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How to Punctuate Dialogue

editors-cornerBy Chris Saylor

It’s easy for fiction writers to get tripped up on when to use a period, where that comma should go, and how to even use all the other forms of punctuation correctly. The truth is, you don’t need to know what every piece of punctuation does when you’re writing fiction. But you do need to know a few important aspects (your proofreader or copy editor can handle the rest).

(If you’re curious about why you should even hire a proofreader or copy editor, stay tuned—I’ll be writing about that soon.)

Today I’ll be walking you through the basics of how to punctuate your dialogue correctly.

Although it might seem nitpicky, incorrect punctuation in dialogue can have a significant negative effect on your writing. Choosing the correct form of punctuation for your dialogue will make your writing smoother, more professional-looking, and easier to understand.

First up is dialogue ending with a tag.

When writing a snippet of dialogue that ends with a tag (a word such as said or shouted), you should end the dialogue with a comma. For example:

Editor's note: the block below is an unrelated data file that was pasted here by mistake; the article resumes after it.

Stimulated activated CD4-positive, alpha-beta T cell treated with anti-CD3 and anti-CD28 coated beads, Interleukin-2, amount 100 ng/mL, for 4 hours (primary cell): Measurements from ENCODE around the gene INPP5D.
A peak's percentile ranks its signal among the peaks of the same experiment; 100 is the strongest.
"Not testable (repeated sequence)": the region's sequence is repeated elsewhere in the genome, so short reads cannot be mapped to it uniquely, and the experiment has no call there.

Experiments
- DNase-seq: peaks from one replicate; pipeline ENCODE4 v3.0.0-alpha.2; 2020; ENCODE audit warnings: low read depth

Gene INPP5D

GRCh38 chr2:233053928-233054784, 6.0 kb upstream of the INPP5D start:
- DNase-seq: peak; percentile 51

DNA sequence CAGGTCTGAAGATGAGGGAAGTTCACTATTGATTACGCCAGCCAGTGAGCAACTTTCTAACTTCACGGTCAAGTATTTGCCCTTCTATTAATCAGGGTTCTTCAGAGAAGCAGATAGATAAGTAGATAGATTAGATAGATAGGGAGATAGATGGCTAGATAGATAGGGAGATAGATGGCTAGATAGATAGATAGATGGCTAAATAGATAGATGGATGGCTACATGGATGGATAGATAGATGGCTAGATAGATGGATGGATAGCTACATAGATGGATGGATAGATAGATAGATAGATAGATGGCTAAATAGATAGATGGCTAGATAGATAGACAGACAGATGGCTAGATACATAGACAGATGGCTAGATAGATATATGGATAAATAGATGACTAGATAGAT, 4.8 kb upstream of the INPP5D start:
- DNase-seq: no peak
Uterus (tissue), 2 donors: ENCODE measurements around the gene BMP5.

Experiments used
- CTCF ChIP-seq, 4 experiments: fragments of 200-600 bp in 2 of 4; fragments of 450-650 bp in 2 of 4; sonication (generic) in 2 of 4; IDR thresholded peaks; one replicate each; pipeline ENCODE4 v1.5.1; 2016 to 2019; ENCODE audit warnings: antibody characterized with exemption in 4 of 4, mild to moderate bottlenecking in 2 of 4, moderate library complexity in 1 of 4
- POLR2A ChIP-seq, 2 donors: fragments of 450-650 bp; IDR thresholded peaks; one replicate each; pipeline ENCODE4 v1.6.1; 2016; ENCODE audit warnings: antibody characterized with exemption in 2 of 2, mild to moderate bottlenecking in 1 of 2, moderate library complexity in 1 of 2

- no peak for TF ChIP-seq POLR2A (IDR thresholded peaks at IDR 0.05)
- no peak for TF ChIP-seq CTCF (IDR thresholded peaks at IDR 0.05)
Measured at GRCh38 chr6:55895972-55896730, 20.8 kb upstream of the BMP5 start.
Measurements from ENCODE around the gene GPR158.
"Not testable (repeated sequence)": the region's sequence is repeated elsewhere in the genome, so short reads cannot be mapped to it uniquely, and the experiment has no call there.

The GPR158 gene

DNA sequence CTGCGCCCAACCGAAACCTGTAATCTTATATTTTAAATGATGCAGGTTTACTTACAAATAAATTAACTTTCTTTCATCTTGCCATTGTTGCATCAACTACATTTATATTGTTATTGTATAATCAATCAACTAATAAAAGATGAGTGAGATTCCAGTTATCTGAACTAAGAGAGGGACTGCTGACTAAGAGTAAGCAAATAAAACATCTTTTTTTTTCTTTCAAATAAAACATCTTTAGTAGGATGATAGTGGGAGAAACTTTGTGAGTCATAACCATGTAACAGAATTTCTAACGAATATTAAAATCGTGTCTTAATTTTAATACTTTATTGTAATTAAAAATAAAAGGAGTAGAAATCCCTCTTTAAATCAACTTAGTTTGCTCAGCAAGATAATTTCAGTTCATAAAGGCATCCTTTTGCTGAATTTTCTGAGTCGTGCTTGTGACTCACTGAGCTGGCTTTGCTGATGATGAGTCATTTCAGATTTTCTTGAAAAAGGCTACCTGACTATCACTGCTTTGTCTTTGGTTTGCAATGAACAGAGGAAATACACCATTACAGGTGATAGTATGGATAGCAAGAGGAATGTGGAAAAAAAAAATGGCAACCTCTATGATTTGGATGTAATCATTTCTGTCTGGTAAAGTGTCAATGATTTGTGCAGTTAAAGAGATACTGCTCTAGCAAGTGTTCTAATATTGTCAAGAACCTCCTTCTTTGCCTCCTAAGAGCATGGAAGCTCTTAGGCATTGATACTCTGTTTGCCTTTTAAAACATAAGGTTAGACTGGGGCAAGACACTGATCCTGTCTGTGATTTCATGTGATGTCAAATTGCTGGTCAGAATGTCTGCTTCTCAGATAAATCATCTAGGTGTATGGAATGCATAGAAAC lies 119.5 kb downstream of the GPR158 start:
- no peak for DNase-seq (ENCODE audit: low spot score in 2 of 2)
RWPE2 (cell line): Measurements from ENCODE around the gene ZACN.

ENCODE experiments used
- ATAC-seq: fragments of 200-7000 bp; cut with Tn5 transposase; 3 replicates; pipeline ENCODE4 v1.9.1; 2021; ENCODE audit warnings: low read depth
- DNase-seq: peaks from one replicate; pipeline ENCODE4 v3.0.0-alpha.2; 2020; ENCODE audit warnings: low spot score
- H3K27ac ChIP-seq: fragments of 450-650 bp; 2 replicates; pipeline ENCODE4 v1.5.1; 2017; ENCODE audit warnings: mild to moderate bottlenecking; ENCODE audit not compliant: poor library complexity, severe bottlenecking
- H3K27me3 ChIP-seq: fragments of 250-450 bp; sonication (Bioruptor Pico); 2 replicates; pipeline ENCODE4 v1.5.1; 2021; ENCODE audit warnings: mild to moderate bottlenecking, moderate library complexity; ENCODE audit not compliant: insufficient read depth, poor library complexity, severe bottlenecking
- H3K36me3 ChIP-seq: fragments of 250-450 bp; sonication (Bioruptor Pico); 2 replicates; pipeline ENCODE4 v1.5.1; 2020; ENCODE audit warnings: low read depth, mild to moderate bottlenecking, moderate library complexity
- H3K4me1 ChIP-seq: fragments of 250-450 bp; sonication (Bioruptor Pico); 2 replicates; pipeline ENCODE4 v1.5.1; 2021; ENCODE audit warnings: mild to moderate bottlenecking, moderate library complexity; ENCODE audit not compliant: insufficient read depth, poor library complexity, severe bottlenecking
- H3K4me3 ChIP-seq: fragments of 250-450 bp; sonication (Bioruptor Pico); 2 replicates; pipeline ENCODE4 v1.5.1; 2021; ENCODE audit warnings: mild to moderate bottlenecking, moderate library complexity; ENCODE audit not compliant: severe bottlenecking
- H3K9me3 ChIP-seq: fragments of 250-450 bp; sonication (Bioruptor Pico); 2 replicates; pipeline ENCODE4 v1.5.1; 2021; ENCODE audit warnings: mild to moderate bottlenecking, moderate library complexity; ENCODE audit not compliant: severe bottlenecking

“I love watching football,” Chris said.

When writing a question or exclamation, use a question mark or exclamation mark without a comma. For example:

“Do you like watching football?” Chris asked.

(Note that I could have swapped “asked” for “said” and still been correct.)

Next up is dialogue split by a tag.

When writing a sentence that is divided by a tag, use a comma after the snippet of dialogue (even if a comma wouldn’t naturally go there without the tag in place) and after the tag. For example:

“I almost hate being a Redskins fan,” Chris said, “because they haven’t been good in a long time.”

If the first segment of dialogue is a complete sentence, use a period after the tag and start the subsequent sentence with a capital letter. For example:

“I love the Redskins,” Chris said. “I’ve been a fan since I was five years old.”

Next up is ending a piece of dialogue with an em dash.